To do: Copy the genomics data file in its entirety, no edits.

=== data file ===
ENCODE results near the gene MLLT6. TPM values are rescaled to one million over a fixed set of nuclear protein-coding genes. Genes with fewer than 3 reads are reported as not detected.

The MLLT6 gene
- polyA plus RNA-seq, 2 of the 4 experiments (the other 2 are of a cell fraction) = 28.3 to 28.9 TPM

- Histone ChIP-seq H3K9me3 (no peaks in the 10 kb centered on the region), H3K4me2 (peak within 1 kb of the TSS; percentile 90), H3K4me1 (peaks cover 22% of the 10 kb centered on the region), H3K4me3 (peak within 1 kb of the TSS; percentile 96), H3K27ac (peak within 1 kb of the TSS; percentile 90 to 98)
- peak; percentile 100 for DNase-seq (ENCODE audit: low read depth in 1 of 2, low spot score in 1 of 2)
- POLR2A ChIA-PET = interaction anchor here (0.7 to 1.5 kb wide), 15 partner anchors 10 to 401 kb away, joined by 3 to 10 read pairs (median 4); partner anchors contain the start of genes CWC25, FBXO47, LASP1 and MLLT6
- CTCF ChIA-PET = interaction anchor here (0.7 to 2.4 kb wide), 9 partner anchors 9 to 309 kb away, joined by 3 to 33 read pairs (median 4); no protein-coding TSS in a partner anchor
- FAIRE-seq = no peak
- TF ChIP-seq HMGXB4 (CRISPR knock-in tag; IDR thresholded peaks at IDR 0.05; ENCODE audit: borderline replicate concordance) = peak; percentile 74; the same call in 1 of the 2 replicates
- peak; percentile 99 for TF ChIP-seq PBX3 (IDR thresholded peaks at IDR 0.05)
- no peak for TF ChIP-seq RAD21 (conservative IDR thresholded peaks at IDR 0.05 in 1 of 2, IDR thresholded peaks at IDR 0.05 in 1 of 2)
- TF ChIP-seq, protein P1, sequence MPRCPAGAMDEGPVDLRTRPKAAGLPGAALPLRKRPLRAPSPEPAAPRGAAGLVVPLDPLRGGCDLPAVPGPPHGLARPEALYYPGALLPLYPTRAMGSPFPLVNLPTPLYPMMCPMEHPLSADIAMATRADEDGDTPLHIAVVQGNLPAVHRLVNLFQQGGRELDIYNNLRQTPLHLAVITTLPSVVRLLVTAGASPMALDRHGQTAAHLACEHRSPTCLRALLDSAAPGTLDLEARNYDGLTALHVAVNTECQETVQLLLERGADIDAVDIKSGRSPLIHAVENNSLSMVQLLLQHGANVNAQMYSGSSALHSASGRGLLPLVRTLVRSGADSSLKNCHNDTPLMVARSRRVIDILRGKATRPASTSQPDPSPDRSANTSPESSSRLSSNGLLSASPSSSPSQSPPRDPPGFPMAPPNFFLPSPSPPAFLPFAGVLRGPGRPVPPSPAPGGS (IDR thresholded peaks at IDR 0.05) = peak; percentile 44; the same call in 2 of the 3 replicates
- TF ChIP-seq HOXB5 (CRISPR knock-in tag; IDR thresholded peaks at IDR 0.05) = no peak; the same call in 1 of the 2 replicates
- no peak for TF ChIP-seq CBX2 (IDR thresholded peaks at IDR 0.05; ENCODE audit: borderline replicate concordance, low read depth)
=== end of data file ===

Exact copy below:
ENCODE results near the gene MLLT6. TPM values are rescaled to one million over a fixed set of nuclear protein-coding genes. Genes with fewer than 3 reads are reported as not detected.

The MLLT6 gene
- polyA plus RNA-seq, 2 of the 4 experiments (the other 2 are of a cell fraction) = 28.3 to 28.9 TPM

- Histone ChIP-seq H3K9me3 (no peaks in the 10 kb centered on the region), H3K4me2 (peak within 1 kb of the TSS; percentile 90), H3K4me1 (peaks cover 22% of the 10 kb centered on the region), H3K4me3 (peak within 1 kb of the TSS; percentile 96), H3K27ac (peak within 1 kb of the TSS; percentile 90 to 98)
- peak; percentile 100 for DNase-seq (ENCODE audit: low read depth in 1 of 2, low spot score in 1 of 2)
- POLR2A ChIA-PET = interaction anchor here (0.7 to 1.5 kb wide), 15 partner anchors 10 to 401 kb away, joined by 3 to 10 read pairs (median 4); partner anchors contain the start of genes CWC25, FBXO47, LASP1 and MLLT6
- CTCF ChIA-PET = interaction anchor here (0.7 to 2.4 kb wide), 9 partner anchors 9 to 309 kb away, joined by 3 to 33 read pairs (median 4); no protein-coding TSS in a partner anchor
- FAIRE-seq = no peak
- TF ChIP-seq HMGXB4 (CRISPR knock-in tag; IDR thresholded peaks at IDR 0.05; ENCODE audit: borderline replicate concordance) = peak; percentile 74; the same call in 1 of the 2 replicates
- peak; percentile 99 for TF ChIP-seq PBX3 (IDR thresholded peaks at IDR 0.05)
- no peak for TF ChIP-seq RAD21 (conservative IDR thresholded peaks at IDR 0.05 in 1 of 2, IDR thresholded peaks at IDR 0.05 in 1 of 2)
- TF ChIP-seq, protein P1, sequence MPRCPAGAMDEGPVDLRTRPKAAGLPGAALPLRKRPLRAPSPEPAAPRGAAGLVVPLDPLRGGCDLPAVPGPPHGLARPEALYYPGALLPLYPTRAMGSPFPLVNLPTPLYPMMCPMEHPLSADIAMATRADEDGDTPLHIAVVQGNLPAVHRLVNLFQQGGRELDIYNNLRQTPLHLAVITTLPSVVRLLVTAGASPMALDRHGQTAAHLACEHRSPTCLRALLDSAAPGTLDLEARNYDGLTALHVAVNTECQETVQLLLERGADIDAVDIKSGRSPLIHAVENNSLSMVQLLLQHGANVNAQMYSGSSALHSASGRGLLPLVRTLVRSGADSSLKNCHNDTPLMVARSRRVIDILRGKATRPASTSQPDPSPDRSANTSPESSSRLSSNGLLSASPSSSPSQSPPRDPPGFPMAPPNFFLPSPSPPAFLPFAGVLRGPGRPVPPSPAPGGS (IDR thresholded peaks at IDR 0.05) = peak; percentile 44; the same call in 2 of the 3 replicates
- TF ChIP-seq HOXB5 (CRISPR knock-in tag; IDR thresholded peaks at IDR 0.05) = no peak; the same call in 1 of the 2 replicates
- no peak for TF ChIP-seq CBX2 (IDR thresholded peaks at IDR 0.05; ENCODE audit: borderline replicate concordance, low read depth)